I wanted to start a new category for my photos, calling it In The Backyard. I’ve been doing a significant amount of landscaping work recently, and as a result, I think the backyard has become more bird-friendly. On top of that, I have been seeing more species of birds and have become generally attuned to photo opportunities — and not just with birds — that can be captured without leaving home. Here’s the first effort for the new category: a study of a Tufted Titmouse, a fairly common bird, but one that I’ve only recently become familiar with.
When I saw this specimen on the ground, I was initially startled; I had seen Tufted Titmice (or is it titmouses?) near the feeder and while they didn’t seem too timid, I didn’t imagine I could get this close without spooking him — unless, I thought, he’s injured. If that’s the case, he won’t be around for long. With the 300 mm, I could fill the frame since I was less than 10 feet from him.
I had to go back inside for a moment and when I re-emerged, he was no longer on the ground, but flitting in and out of the rhododendron bushes. I kept creeping closer and closer and though he did move from place to place, he was never that far away from me.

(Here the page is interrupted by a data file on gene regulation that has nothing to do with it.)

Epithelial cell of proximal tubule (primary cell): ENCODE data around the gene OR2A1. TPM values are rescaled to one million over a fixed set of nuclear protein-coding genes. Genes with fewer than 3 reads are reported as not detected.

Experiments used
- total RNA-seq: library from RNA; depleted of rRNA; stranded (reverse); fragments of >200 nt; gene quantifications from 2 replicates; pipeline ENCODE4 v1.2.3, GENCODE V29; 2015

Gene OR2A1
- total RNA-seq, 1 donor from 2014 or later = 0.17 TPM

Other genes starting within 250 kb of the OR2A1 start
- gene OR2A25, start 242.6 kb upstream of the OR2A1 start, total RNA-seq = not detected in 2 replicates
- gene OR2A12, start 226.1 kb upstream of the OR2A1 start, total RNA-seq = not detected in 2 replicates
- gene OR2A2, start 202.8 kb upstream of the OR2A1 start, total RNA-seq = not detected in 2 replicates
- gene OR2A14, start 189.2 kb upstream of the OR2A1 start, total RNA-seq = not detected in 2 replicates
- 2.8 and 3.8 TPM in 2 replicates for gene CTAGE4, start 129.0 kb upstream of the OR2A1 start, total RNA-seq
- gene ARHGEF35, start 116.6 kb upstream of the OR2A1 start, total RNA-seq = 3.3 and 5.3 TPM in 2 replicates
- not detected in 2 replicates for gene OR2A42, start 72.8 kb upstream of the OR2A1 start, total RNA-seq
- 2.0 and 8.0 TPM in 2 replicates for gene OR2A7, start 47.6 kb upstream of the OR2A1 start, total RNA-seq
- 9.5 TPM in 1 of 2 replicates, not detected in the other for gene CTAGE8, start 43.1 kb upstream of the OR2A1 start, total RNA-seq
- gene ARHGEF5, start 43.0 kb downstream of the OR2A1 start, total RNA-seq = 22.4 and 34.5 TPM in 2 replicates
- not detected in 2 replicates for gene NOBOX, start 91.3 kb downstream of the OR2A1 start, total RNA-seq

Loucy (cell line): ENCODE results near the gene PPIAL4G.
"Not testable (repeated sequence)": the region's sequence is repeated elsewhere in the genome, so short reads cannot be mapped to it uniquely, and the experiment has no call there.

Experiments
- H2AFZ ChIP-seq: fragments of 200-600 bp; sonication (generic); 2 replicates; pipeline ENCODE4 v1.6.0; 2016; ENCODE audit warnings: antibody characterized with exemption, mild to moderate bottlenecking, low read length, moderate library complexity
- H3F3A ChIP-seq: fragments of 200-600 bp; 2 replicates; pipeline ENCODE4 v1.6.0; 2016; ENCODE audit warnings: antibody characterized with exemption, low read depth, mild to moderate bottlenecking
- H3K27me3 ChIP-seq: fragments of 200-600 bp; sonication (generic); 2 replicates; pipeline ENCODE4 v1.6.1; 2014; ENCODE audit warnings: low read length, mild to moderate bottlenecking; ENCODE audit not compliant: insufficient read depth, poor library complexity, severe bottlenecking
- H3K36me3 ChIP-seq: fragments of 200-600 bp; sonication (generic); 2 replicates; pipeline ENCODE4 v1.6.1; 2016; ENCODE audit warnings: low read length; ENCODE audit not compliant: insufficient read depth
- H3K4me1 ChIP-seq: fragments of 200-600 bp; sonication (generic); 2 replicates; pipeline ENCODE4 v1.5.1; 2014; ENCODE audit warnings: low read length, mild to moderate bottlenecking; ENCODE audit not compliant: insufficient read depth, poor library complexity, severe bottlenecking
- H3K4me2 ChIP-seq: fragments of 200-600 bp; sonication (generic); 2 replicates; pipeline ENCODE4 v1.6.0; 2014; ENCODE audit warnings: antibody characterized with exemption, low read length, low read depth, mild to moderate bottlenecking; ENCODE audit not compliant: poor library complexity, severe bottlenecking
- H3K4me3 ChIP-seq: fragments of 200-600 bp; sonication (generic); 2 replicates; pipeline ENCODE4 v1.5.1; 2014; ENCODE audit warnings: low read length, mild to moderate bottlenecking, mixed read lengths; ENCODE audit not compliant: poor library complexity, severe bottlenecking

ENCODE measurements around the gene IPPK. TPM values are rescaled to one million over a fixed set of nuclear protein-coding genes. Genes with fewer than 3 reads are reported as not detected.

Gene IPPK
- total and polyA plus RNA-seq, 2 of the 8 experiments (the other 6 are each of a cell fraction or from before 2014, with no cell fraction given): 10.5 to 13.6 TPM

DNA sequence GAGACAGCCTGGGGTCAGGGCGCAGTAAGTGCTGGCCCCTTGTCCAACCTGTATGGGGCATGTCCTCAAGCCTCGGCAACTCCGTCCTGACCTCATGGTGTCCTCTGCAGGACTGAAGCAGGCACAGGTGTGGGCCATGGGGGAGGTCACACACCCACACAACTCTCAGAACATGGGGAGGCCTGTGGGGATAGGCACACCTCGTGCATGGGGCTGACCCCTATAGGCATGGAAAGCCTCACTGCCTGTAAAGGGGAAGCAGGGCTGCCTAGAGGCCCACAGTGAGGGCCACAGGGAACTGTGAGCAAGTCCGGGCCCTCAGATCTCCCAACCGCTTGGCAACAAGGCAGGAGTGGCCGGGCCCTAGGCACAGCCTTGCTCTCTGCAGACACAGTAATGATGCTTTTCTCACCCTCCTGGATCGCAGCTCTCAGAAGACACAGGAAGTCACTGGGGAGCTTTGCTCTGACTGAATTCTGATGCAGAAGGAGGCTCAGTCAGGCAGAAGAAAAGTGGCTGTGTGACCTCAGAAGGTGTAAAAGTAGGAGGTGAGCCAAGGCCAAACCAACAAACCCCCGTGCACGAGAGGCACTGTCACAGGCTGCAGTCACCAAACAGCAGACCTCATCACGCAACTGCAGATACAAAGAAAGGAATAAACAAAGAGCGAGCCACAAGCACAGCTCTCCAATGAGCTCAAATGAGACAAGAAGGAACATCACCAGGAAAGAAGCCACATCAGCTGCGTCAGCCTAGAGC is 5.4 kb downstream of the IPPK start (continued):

With the rhododendron leaves providing the backdrop for this particular portrait, I tried to concentrate on his head — and you clearly see why “tufted” is part of this bird’s name. That tuft almost looks like some kind of punk haircut; it certainly aids in identifying him. I’d like to say I was right on top of him, but this one is a crop — though once again, he let me get pretty close. I think I have separated him out from the background adequately by using a some levels control in post.
Of course, the reason he’s here in the first place is to get some food, not pose for portraits, so here’s one of him getting ready to snack. I like the way he’s hanging sideways on this supposedly squirrel-proof feeder. I say supposedly because the feeder is labeled that way, but a wily squirrel actually squirmed his way into the space at the base of the feeder, forcing to me to enhance the “proofness” of this feeder with extra caging (actually chicken wire) that you can see in the photo at the base of the feeder.
This shot seemed to capture the essence of the bird for me — not very timid, but always mindful of his cover. I liked the framing, but the color needed a more deft hand in post than I possess, so I turned it over to Brent. He took a number of steps to enhance the original image, including warming up the white balance, burning in the midtones and shadows, adding blacks, and heightening the contrast with curves. I am just beginning to get comfortable with some of the post-production tools, so I will use this image as a learning experience for my own editing in the future. The key, it seems, is to keep all the adjustments after ACR on separate layers and to change the blend mode to Luminosity in order to preserve the colors. Scaling back the Opacity of the adjustment layers provides a softening of the effect and allows for even finer adjustments to the finished image.
All in all, a good start for the In The Backyard category — more to come.